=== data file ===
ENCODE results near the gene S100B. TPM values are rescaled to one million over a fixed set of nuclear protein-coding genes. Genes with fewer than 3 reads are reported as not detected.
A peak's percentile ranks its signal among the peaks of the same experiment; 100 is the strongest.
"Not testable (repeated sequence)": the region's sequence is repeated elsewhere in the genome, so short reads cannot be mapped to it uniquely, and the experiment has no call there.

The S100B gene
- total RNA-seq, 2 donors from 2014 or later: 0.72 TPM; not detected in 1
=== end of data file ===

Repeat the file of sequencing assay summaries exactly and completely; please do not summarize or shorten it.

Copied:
ENCODE results near the gene S100B. TPM values are rescaled to one million over a fixed set of nuclear protein-coding genes. Genes with fewer than 3 reads are reported as not detected.
A peak's percentile ranks its signal among the peaks of the same experiment; 100 is the strongest.
"Not testable (repeated sequence)": the region's sequence is repeated elsewhere in the genome, so short reads cannot be mapped to it uniquely, and the experiment has no call there.

The S100B gene
- total RNA-seq, 2 donors from 2014 or later: 0.72 TPM; not detected in 1